Lost Spirit: Flying in VR

[Team Project] Lost Spirit is an experiential-based Virtual Reality (VR) game whereby the player is trans­ported into the spirit world as they take flight to the afterlife. Experience flight, weight­less­ness, and wonder. In Lost Spirit, you are stuck in the limbo — a world between the living and the dead. You will drift and fly through dif­fer­ent envi­ron­ments, each cor­re­spond­ing to dif­fer­ent emo­tions asso­ci­ated with death. Find your way to the after­life, and finally be at peace. Search for the after­life or else risk being stuck in the forever!

[My Role] Project Leader, Body-environment Interaction Designer, Developer, Researcher


Immersive VR as a research tool provides numerous opportunities of what one can do and see in a virtual world which is not possible in real world. Being able to fly is an experience that humans have long dreamed of achieving. In this paper, we introduce a VR game where participants can use their body gestures as a Natural User Interface (NUI) to control flying movements via a Microsoft Kinect. The goal of this research is to explore the navigational experience of flying via body gestures: how people map their gestures to navigation control easily in a VR environment.


We developed a VR game named Lost Spirit to test the most natural interaction in a flying-as-navigation experience. The player can fly above a forest, as well as complete tasks such as (1) finding and collecting five hidden items in the dark forest; and (2) handing them over to the final Gate Tree to finish. In the game, the player wears an Oculus Rift DK2 HMD with headphones, and controls his/her flying movement using predefined body gestures via a Kinect tracking sensor. Below figure shows how the players can control their body gestures to “fly” up/down and rotate right/left in Lost Spirit. We conducted a pilot study to explore the ease of use of the flying gestures as well as participants’ subjective experience of flying in VR and their preferred natural interactions.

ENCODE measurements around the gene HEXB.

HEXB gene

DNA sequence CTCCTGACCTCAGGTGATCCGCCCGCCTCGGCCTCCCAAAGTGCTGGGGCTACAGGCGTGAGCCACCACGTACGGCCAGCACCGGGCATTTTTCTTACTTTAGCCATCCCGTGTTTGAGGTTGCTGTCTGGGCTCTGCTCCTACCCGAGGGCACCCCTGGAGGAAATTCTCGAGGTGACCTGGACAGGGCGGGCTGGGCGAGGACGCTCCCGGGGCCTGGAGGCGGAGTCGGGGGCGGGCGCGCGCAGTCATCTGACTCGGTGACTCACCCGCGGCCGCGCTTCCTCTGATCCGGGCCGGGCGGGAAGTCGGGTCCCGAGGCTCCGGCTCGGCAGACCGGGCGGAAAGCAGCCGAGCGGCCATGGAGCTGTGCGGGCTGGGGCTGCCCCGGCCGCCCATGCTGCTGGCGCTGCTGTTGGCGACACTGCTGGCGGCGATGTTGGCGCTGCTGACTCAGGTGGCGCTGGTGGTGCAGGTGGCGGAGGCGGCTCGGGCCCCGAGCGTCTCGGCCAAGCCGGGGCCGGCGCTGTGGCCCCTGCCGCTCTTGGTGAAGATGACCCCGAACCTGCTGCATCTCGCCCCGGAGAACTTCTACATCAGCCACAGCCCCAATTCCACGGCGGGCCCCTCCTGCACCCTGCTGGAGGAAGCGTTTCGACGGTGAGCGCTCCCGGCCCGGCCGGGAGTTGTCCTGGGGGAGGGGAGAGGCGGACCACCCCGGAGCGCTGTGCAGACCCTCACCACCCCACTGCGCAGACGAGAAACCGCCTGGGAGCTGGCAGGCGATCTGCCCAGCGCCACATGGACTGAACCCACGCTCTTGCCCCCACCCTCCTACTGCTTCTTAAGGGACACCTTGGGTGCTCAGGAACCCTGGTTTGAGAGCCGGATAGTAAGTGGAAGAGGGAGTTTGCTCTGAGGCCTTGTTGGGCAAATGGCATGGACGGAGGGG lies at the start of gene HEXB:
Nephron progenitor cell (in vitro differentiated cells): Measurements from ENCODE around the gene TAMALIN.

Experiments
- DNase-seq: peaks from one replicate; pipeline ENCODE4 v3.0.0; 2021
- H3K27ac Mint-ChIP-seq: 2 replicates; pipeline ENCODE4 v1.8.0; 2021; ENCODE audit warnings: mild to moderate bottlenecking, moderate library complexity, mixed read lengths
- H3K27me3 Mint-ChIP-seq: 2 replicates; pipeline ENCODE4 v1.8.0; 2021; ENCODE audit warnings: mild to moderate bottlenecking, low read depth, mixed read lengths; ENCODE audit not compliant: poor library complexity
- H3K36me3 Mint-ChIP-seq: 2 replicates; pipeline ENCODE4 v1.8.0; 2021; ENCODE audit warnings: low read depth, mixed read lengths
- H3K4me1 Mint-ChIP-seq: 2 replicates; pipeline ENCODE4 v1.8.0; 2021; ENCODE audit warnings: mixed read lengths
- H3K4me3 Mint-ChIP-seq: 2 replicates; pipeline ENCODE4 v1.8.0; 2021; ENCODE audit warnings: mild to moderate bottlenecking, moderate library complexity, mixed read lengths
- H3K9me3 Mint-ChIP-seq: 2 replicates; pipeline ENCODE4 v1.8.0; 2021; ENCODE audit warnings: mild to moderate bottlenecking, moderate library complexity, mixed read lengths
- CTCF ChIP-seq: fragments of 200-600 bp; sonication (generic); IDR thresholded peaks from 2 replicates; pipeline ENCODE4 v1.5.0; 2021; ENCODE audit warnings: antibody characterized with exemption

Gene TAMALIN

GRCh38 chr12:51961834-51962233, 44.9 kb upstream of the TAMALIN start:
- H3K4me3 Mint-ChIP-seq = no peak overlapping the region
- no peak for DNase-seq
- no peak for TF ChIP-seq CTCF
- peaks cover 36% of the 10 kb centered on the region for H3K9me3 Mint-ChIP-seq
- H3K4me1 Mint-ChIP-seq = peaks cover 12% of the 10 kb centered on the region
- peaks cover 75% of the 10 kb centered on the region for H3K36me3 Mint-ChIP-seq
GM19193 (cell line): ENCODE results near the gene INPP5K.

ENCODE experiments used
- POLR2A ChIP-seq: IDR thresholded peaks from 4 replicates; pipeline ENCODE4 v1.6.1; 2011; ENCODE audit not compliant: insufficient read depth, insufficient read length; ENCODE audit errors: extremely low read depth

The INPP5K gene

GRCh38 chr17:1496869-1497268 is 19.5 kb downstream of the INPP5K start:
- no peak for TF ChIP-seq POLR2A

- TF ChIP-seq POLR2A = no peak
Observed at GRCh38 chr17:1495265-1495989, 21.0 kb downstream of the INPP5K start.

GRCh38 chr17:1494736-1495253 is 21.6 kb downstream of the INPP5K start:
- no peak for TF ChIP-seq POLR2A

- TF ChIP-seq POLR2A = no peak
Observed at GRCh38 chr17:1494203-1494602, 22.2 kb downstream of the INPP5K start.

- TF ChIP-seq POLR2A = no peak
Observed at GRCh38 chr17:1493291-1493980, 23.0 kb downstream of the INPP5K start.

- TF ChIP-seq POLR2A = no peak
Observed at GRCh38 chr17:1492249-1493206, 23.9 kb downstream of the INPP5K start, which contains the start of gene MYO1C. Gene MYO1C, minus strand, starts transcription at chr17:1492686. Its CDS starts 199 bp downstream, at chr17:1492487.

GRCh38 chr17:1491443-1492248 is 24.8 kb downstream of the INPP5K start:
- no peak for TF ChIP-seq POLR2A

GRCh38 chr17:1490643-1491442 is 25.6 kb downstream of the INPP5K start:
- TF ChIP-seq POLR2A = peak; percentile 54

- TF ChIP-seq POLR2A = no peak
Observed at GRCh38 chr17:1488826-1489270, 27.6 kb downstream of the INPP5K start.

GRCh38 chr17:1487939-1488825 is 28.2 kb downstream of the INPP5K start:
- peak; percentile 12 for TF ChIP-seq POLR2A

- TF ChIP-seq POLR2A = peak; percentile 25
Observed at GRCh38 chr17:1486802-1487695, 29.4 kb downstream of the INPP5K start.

In general, participants were engaged with the experience and liked the overall feeling of flying in a VR environment. We received positive feedback from most participants for the creativity and novelty of this game design, flying control and fundamental game concepts.


The findings of this research provide inspirations and insights for future VR-human interface design to construct an easy approach for body-gesture controlled movement in navigating-asflying scenario. Although the application of Kinect offers novel interface in human-computer interaction through NUI, limitations also restrict the way people can interact with the VR system. From an ergonomic aspect, human beings are not made for moving a long time with outstretched arms, because they become heavy and start hurting. This especially happens during longer navigation and application sessions. However, for the short VR sessions, this problem is not a limitation so far. Further, Kinect does not supply haptic feedback to the users. Those should also be concerns addressed in future research regarding this topic.


Tong, X., Kitson, A., Salimi, M., Fracchia, D., Gromala, D., & Riecke, B. E. (2016, March). Exploring embodied experience of flying in a virtual reality game with kinect. In 2016 IEEE International Workshop on Mixed Reality Art (MRA) (pp. 5-6). IEEE.



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